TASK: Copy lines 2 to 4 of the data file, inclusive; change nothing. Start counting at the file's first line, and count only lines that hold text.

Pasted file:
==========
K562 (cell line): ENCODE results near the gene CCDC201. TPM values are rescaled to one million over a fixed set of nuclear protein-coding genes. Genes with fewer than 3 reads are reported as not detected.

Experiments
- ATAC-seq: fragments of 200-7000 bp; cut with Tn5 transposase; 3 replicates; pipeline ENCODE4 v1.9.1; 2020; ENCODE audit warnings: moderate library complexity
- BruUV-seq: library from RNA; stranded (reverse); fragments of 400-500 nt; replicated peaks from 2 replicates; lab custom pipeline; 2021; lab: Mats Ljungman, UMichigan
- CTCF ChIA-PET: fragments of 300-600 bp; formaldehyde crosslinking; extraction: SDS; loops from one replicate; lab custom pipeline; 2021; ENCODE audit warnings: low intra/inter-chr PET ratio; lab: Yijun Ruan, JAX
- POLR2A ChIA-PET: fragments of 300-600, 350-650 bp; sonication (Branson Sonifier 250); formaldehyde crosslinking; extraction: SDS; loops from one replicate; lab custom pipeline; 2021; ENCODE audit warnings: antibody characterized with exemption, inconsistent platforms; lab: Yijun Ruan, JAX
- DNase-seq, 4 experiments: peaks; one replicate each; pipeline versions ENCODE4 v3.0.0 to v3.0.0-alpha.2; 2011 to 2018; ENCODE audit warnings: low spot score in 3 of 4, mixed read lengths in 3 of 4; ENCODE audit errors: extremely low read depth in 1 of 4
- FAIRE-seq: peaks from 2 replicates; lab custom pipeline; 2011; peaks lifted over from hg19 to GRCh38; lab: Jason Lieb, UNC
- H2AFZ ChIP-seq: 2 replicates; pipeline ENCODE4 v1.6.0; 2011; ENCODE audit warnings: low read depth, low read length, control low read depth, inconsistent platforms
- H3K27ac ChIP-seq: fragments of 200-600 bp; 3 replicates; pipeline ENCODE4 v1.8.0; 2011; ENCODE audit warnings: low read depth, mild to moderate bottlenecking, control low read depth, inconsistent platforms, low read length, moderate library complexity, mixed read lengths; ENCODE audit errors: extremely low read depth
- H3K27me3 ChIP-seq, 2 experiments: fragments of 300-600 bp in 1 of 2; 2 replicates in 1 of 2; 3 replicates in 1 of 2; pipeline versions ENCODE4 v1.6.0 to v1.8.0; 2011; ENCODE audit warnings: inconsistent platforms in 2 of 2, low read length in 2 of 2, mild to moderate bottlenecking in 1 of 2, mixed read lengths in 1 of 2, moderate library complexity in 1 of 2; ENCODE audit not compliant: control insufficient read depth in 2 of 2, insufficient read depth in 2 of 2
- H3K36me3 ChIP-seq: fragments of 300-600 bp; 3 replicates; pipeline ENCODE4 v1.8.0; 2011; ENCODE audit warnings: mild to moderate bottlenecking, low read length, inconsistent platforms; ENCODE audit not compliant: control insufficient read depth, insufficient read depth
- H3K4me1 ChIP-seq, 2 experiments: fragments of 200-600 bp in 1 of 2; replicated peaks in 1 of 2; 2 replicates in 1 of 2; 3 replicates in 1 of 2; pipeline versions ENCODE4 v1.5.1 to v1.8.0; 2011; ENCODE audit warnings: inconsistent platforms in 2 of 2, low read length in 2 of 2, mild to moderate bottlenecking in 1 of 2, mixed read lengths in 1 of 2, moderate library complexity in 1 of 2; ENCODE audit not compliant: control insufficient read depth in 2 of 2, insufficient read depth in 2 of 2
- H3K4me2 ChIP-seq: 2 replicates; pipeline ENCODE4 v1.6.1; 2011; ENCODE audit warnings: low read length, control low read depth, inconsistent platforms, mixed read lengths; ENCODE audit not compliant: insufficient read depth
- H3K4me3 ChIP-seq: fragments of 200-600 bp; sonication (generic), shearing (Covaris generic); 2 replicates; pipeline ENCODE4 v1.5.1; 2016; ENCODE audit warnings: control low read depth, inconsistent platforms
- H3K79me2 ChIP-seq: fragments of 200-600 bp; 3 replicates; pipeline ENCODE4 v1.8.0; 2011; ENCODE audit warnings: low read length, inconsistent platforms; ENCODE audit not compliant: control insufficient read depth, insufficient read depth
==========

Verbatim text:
Experiments
- ATAC-seq: fragments of 200-7000 bp; cut with Tn5 transposase; 3 replicates; pipeline ENCODE4 v1.9.1; 2020; ENCODE audit warnings: moderate library complexity
- BruUV-seq: library from RNA; stranded (reverse); fragments of 400-500 nt; replicated peaks from 2 replicates; lab custom pipeline; 2021; lab: Mats Ljungman, UMichigan